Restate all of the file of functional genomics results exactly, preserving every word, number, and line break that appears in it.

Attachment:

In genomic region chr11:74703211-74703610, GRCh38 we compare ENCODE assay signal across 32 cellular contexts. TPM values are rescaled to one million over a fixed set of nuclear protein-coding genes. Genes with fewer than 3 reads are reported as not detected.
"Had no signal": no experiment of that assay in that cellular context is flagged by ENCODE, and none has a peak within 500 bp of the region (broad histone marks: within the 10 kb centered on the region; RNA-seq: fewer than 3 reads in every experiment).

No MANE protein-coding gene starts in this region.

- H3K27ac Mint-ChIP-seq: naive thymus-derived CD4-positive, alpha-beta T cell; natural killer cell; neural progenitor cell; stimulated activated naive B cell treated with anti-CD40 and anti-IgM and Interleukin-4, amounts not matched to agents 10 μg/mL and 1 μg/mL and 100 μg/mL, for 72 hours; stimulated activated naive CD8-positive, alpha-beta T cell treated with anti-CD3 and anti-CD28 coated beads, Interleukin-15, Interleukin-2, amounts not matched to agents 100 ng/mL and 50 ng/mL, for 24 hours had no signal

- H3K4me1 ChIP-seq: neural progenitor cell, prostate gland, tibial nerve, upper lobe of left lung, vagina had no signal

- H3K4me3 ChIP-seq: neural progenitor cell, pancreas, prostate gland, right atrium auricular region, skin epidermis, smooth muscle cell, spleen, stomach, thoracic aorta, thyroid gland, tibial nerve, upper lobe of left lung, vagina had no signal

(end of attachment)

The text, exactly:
In genomic region chr11:74703211-74703610, GRCh38 we compare ENCODE assay signal across 32 cellular contexts. TPM values are rescaled to one million over a fixed set of nuclear protein-coding genes. Genes with fewer than 3 reads are reported as not detected.
"Had no signal": no experiment of that assay in that cellular context is flagged by ENCODE, and none has a peak within 500 bp of the region (broad histone marks: within the 10 kb centered on the region; RNA-seq: fewer than 3 reads in every experiment).

No MANE protein-coding gene starts in this region.

- H3K27ac Mint-ChIP-seq: naive thymus-derived CD4-positive, alpha-beta T cell; natural killer cell; neural progenitor cell; stimulated activated naive B cell treated with anti-CD40 and anti-IgM and Interleukin-4, amounts not matched to agents 10 μg/mL and 1 μg/mL and 100 μg/mL, for 72 hours; stimulated activated naive CD8-positive, alpha-beta T cell treated with anti-CD3 and anti-CD28 coated beads, Interleukin-15, Interleukin-2, amounts not matched to agents 100 ng/mL and 50 ng/mL, for 24 hours had no signal

- H3K4me1 ChIP-seq: neural progenitor cell, prostate gland, tibial nerve, upper lobe of left lung, vagina had no signal

- H3K4me3 ChIP-seq: neural progenitor cell, pancreas, prostate gland, right atrium auricular region, skin epidermis, smooth muscle cell, spleen, stomach, thoracic aorta, thyroid gland, tibial nerve, upper lobe of left lung, vagina had no signal